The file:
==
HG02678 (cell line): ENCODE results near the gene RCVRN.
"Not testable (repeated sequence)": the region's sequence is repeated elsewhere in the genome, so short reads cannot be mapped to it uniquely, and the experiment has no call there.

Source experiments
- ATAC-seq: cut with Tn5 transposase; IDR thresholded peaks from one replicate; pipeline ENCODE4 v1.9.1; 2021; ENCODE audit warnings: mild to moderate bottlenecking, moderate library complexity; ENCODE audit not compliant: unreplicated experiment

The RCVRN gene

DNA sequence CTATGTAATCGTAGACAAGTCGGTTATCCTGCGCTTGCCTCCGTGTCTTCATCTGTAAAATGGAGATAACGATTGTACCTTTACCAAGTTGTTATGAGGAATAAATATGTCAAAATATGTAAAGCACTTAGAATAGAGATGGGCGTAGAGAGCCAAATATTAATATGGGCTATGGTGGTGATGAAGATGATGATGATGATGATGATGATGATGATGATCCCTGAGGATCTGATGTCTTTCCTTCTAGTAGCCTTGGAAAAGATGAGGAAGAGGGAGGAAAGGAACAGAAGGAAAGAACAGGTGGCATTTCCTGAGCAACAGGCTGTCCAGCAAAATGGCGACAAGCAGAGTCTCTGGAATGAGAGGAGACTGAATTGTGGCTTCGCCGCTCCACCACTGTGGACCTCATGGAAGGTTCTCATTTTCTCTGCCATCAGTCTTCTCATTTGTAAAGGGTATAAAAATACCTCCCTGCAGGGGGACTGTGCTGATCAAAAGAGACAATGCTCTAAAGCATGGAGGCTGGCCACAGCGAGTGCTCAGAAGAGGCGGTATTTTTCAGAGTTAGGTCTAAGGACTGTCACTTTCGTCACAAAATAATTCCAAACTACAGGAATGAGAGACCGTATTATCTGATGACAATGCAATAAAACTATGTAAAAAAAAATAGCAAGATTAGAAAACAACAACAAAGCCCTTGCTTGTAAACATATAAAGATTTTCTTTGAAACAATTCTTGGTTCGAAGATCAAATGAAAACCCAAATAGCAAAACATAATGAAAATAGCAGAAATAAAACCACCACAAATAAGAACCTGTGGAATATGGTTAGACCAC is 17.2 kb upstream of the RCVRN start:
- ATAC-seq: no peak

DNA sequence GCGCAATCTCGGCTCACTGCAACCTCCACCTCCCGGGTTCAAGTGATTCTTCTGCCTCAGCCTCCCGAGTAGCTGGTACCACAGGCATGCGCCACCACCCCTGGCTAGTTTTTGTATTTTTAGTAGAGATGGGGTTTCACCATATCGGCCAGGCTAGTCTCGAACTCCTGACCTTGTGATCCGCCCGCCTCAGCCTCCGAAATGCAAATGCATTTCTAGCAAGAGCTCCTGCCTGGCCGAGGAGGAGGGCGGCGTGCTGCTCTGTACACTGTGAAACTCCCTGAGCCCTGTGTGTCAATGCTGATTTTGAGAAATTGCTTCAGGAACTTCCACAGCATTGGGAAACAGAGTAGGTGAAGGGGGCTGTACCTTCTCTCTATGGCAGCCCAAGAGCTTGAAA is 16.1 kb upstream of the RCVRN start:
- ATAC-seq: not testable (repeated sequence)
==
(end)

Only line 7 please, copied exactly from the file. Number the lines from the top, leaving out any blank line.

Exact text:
- ATAC-seq: no peak